Being a traveling RN or a locum tenens physician can be an incredibly exciting way to see the country. While on the road for your travel nursing jobs, moving from facility to facility can take its toll on your mental and physical health if you’re not careful, especially if homesickness kicks in. It may seem like burnout is inevitable; however, there are some simple ways to fend off burnout and get back to enjoying your time as a traveling medical professional.
Like homesickness, burnout affects all areas of your well-being and can manifest physically, mentally, and emotionally. Signs of burnout include both physical and mental exhaustion, feeling cynical about your new destination and position, and generally feeling blue or unlike yourself. In a 2018 survey by the AMA, research revealed that 42% of physicians experience burnout. If you let these symptoms continue without addressing them, you could risk more serious conditions, including clinical depression.
Here are five simple tips to help combat burnout while on the road:1. Have a life outside of work!
- This is your chance to travel around the U.S. and experience true freedom in new locations. Take a day where you banish all thoughts of work from your mind and go do something you enjoy. If you’re in Texas, try the famous BBQ. If you’re in Alaska, go kayaking with whales. If you’re in Florida, get some vitamin D with a relaxing day at the beach. Whatever your passions are outside of work, a few simple online searches can lead you to an activity you’ll really enjoy in your new home. Your locum tenens health options don’t have to be restricted to diet and exercise. Go enjoy yourself!
- Making sure you’re getting enough sleep can be difficult, but getting too little sleep (less than six hours a night) has been identified as a significant risk factor in developing burnout. The quality of your sleep also has an impact on your restfulness and your exhaustion levels the next day. Create a nightly routine and change up your bedroom conditions so that they are conducive to sleeping well. Purchase a sleep mask to make sure that ambient light doesn’t interfere with your sleep. Invest in a white noise machine or apps for your smartphone and keep your room cool to help you sleep more soundly. It’s all about what works for you, so it’s best to find consistency and develop habits around your preferences to ensure restful sleep.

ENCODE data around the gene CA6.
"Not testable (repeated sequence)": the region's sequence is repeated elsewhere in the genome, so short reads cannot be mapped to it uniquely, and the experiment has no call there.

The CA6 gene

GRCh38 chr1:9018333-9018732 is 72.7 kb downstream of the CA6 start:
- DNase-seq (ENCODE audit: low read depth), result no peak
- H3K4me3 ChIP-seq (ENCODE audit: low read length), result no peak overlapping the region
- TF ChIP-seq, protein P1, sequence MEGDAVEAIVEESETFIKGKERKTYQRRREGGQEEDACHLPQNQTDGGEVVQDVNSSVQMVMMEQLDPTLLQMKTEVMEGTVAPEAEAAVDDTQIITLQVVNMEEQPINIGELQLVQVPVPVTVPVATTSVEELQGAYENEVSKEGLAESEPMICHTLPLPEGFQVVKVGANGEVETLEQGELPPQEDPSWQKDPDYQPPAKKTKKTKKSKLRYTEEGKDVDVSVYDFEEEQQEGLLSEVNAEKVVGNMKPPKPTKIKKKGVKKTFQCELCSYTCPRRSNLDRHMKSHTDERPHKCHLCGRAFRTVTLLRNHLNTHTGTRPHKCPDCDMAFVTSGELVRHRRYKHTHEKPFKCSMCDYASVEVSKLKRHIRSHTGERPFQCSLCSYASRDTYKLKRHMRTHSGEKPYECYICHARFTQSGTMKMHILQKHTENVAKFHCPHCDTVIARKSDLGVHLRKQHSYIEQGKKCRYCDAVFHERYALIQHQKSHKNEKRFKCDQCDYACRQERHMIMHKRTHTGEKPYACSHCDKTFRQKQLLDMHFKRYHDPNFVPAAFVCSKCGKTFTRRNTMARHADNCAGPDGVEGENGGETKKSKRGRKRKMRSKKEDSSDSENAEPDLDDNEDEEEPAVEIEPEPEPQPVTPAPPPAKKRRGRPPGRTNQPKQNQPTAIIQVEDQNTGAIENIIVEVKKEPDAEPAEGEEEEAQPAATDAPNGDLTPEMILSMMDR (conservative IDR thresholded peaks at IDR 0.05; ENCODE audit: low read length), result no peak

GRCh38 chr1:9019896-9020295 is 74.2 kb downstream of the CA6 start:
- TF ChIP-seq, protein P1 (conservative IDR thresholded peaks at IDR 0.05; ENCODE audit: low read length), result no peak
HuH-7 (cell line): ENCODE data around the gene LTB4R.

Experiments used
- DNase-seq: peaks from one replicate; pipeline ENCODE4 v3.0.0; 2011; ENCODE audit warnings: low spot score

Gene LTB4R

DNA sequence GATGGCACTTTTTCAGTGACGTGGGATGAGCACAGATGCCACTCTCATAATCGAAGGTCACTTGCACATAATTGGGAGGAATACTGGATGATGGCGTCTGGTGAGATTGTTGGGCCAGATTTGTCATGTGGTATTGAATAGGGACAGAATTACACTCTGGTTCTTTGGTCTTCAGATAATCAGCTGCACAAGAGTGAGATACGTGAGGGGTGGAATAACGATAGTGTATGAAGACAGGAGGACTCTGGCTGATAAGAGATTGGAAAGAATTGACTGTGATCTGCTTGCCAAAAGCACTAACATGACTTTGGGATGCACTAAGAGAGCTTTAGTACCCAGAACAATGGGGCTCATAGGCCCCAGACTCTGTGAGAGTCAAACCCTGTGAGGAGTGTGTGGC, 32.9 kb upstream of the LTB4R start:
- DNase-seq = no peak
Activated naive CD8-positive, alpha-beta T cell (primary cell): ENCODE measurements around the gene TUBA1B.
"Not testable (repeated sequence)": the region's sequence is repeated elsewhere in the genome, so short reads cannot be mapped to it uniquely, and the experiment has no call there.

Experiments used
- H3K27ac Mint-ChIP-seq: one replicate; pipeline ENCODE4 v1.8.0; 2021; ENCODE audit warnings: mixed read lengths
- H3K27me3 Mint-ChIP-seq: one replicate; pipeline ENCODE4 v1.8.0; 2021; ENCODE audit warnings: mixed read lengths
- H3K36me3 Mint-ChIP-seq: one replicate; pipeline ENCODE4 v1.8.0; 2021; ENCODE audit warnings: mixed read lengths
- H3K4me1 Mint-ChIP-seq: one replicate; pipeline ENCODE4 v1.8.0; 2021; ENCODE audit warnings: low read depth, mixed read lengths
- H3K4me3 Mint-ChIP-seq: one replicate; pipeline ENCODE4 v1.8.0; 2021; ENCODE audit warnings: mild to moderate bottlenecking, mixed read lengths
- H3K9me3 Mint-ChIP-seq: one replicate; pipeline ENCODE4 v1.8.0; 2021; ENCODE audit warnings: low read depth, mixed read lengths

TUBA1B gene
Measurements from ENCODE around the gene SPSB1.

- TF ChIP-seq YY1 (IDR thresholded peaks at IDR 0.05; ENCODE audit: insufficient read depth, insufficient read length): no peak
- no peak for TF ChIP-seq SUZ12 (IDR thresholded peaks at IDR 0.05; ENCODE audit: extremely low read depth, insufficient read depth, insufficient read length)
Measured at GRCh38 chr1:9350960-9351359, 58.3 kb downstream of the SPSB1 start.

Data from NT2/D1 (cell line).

3. Stick with a routine.
- If you have a standard workout routine, don’t let that slip while you’re away. Join a local gym, or if your home gym is available in your new city, see if you can transfer your membership. It could also be a great way to make some local connections. A balanced diet will also promote your travel nursing health and keep burnout at bay. Take some tips from the new healthy eating pyramid and remember your fruits and veggies, no matter how convenient fatty fast food may be! By keeping some key elements of your “at home” routine, you will help normalize your travel nursing experience, allowing you to get the most out of your time on the road.
- These days there is pretty much an app for everything, including tools to help you maintain your mental health. There are a handful of therapy apps readily available that allow you to reflect on your day and practice breathing and meditation techniques. Some great free meditation and mindfulness apps include Headspace, Calm, Buddhify, and Reflectly. If you are currently chatting with a therapist and are looking for options on the road, there are also teletherapy apps like Talkspace and BetterHelp, which pair you with a counselor and utilize secure text or chat messaging, video, and voice messaging options, depending on your plan and preferences. If you’re a current travel nurse or travel therapy professional with CoreMedical Group, you may also take advantage of our telemedicine counseling services partnership whether you are enrolled in one of our Anthem Medical plans or not!
- Lastly, if you need to talk about anything, your recruiter is always there to lend a listening ear. Having placed hundreds of thousands of travelers from locum tenens physicians to RNs to SLPs, they’ve experienced this before, and aren’t afraid to hear you out and help you find some solutions – especially if you are struggling at your latest facility. Plus, sometimes it just helps to vent and speak to someone who is familiar with your situation. Don’t hesitate to reach out!
Travel nursing can be a rewarding career choice, and if you are aware of your mental health and what you may need to steer yourself away from burnout, staying mentally healthy will be more accessible to you. Remember to check in with yourself regularly and switch up your routine if your joy starts to fade. Traveling is an adventure, and we don’t want you to miss it!